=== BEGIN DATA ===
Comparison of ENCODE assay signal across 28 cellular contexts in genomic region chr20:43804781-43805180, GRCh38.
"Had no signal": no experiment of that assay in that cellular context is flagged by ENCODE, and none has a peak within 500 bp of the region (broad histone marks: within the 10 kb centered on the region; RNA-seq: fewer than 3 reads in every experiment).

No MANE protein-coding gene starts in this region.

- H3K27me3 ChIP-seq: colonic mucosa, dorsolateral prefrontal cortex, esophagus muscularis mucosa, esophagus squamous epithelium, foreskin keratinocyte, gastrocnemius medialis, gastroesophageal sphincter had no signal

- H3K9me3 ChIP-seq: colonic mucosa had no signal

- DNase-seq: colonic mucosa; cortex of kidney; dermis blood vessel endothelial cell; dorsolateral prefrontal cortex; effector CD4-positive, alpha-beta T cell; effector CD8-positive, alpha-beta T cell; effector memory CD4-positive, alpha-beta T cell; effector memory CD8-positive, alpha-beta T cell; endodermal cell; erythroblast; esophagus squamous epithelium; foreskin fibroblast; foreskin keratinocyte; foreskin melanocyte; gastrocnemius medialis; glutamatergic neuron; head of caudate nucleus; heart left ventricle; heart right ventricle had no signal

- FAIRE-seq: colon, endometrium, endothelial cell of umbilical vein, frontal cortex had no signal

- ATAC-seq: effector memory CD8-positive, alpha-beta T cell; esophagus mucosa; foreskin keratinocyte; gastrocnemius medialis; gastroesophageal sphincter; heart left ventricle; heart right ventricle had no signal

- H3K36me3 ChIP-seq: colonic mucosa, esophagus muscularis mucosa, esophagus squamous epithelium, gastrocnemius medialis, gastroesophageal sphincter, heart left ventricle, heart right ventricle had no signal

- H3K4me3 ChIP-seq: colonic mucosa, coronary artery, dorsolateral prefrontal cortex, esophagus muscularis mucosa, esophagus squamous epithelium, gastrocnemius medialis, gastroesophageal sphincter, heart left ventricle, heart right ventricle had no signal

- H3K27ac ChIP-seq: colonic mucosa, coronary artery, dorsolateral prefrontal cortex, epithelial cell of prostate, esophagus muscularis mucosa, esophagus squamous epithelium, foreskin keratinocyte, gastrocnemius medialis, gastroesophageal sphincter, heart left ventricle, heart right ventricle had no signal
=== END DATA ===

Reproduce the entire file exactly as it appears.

Comparison of ENCODE assay signal across 28 cellular contexts in genomic region chr20:43804781-43805180, GRCh38.
"Had no signal": no experiment of that assay in that cellular context is flagged by ENCODE, and none has a peak within 500 bp of the region (broad histone marks: within the 10 kb centered on the region; RNA-seq: fewer than 3 reads in every experiment).

No MANE protein-coding gene starts in this region.

- H3K27me3 ChIP-seq: colonic mucosa, dorsolateral prefrontal cortex, esophagus muscularis mucosa, esophagus squamous epithelium, foreskin keratinocyte, gastrocnemius medialis, gastroesophageal sphincter had no signal

- H3K9me3 ChIP-seq: colonic mucosa had no signal

- DNase-seq: colonic mucosa; cortex of kidney; dermis blood vessel endothelial cell; dorsolateral prefrontal cortex; effector CD4-positive, alpha-beta T cell; effector CD8-positive, alpha-beta T cell; effector memory CD4-positive, alpha-beta T cell; effector memory CD8-positive, alpha-beta T cell; endodermal cell; erythroblast; esophagus squamous epithelium; foreskin fibroblast; foreskin keratinocyte; foreskin melanocyte; gastrocnemius medialis; glutamatergic neuron; head of caudate nucleus; heart left ventricle; heart right ventricle had no signal

- FAIRE-seq: colon, endometrium, endothelial cell of umbilical vein, frontal cortex had no signal

- ATAC-seq: effector memory CD8-positive, alpha-beta T cell; esophagus mucosa; foreskin keratinocyte; gastrocnemius medialis; gastroesophageal sphincter; heart left ventricle; heart right ventricle had no signal

- H3K36me3 ChIP-seq: colonic mucosa, esophagus muscularis mucosa, esophagus squamous epithelium, gastrocnemius medialis, gastroesophageal sphincter, heart left ventricle, heart right ventricle had no signal

- H3K4me3 ChIP-seq: colonic mucosa, coronary artery, dorsolateral prefrontal cortex, esophagus muscularis mucosa, esophagus squamous epithelium, gastrocnemius medialis, gastroesophageal sphincter, heart left ventricle, heart right ventricle had no signal

- H3K27ac ChIP-seq: colonic mucosa, coronary artery, dorsolateral prefrontal cortex, epithelial cell of prostate, esophagus muscularis mucosa, esophagus squamous epithelium, foreskin keratinocyte, gastrocnemius medialis, gastroesophageal sphincter, heart left ventricle, heart right ventricle had no signal